More than half of U.S. drivers engage in risky behaviors while behind the wheel, new research shows.
According to the AAA Foundation for Traffic Safety’s annual Traffic Safety Culture Index (TSCI) survey, just 41% of drivers were considered safe. The latest study, based on 2022 data, found that of the 2,499 drivers studied, more than 1 in 5 sped while others admitted to being distracted.
Some of those studied also engaged in aggressive or impaired driving, the study found.
“Despite acknowledging the dangers, some drivers continue to engage in potentially deadly behaviors, particularly speeding,” said David Yang, AAA Foundation’s president and executive director. “Understanding the different types of risky driving behaviors and the characteristics of drivers who engage in them is crucial for developing targeted interventions to achieve safe mobility.”
The AAA Foundation grouped drivers into six profiles: safe drivers, distracted drivers, speeding drivers, distracted and aggressive drivers, and impaired drivers. Another category, called “most dangerous drivers,” represented those who engage in all of the included risky behaviors.
The survey found that while 63% of respondents believed they would be nabbed by police for going 15 mph faster than the limit on a highway, about half said they sped within 30 days of taking the survey anyway.
Last month, the National Transportation Safety Board (NTSB) called for intelligent speed assistance (ISA) technology in all new cars. It made the recommendation after investigating a multi-vehicle collision in Las Vegas, Nevada that killed nine people.
The probe determined the crash was caused by “excessive speed, drug-impaired driving, and Nevada’s failure to deter the driver’s speeding recidivism due to systemic deficiencies, despite numerous speeding citations.”
The NTSB said ISA uses a car’s GPS location, which is compared with a database of posted speed limits, alongside onboard cameras to ensure the driver is complying with posted speed limits.
Passive ISA systems warn a driver when the vehicle exceeds the limit through sound, visual, or haptic alerts, while active systems make it more difficult to increase the speed above the posted limit.
According to NTSB, speeding-related crashes killed 12,330 people in 2021, representing about one-third of all U.S. traffic fatalities.
The latest TSCI data found that as it relates to distracted driving, 93% of respondents believed texting or emailing on a phone while driving to be “very or extremely dangerous.”
Despite recognizing the risks, 27% of those surveyed admitted sending a message while driving, while 38% said they’d had a conversation on a handheld phone.
Meanwhile, several other initiatives are underway to discourage distracted driving. For instance, the Governors Highway Safety Association (GHSA) and General Motors announced recently that they were advancing their joint efforts to end distracted driving through two new grants issued in Washington D.C. and Washington State.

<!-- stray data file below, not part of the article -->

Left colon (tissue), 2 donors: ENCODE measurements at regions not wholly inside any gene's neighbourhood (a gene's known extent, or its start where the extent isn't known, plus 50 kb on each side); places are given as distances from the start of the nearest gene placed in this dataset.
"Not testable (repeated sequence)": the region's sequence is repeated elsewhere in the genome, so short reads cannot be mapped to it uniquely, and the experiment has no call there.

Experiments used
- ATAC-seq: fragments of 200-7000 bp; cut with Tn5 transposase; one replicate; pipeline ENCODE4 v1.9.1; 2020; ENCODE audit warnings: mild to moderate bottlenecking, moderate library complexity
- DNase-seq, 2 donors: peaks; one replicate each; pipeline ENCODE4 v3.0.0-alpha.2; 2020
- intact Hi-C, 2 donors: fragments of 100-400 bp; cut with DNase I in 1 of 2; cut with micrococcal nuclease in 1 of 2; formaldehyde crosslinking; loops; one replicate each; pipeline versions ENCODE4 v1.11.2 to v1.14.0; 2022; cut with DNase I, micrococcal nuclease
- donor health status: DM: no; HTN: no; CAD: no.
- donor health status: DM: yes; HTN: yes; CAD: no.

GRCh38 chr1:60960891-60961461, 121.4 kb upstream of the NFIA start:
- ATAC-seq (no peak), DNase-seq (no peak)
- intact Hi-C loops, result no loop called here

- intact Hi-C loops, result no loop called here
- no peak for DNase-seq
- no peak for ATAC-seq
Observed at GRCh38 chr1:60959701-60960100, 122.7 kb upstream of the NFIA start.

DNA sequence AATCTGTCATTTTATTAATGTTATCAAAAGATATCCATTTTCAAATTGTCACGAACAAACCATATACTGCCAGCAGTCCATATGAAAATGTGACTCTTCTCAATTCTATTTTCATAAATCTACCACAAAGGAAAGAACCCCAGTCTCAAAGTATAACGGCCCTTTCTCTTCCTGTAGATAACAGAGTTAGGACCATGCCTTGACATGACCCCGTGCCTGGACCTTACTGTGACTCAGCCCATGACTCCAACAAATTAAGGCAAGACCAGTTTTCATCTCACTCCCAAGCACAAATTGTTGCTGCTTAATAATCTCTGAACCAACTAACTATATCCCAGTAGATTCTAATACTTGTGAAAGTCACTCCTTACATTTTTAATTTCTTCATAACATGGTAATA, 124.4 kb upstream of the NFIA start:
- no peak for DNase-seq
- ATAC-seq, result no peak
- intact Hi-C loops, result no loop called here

Each state will receive $87,500 to create, implement, and evaluate initiatives focused on eliminating distracted driving, GHSA said.
“Distraction is a ‘dirty little secret’ that few drivers want to talk about,” said Jonathan Adkins, GHSA’s chief executive officer. “Distracted drivers kill people every day, yet surveys show most drivers think others are the problem, not themselves. We need creative solutions and new ways of thinking to meaningfully shift public opinion on this deadly behavior.”
In September, a mainstream media report drew attention to an increase in traffic fatalities despite an increase in advanced driver assistance systems (ADAS) meant to make vehicles safer.
The NBC affiliate article was the latest to draw a parallel between increased safety features and last year’s projected roadway deaths being up nearly 10% over 2020’s figures.
The 42,915 people killed in traffic crashes last year was also 26% higher than the 32,885 deaths that occurred in 2010, according to National Highway Traffic Safety Administration (NHTSA) data.
The AAA foundation said that while traffic volumes rebound from the pandemic, roadway deaths remain “alarmingly high” as risky behaviors like impaired driving remain an “epidemic on our roadways.”
“This study highlights a near-term and important opportunity to concentrate on enforcement that makes an immediate safety impact,” said Jake Nelson, AAA’s director of traffic safety advocacy. “Many risky drivers in this study were classified into profiles that involved speeding behavior. Focusing on speeding drivers will deter other risky driving behaviors like impaired driving and red-light running. This traffic safety measure will have the greatest impact on safety.”
Featured image courtesy of PeopleImages/iStock
Secondary graphic courtesy of the AAA Foundation for Traffic Safety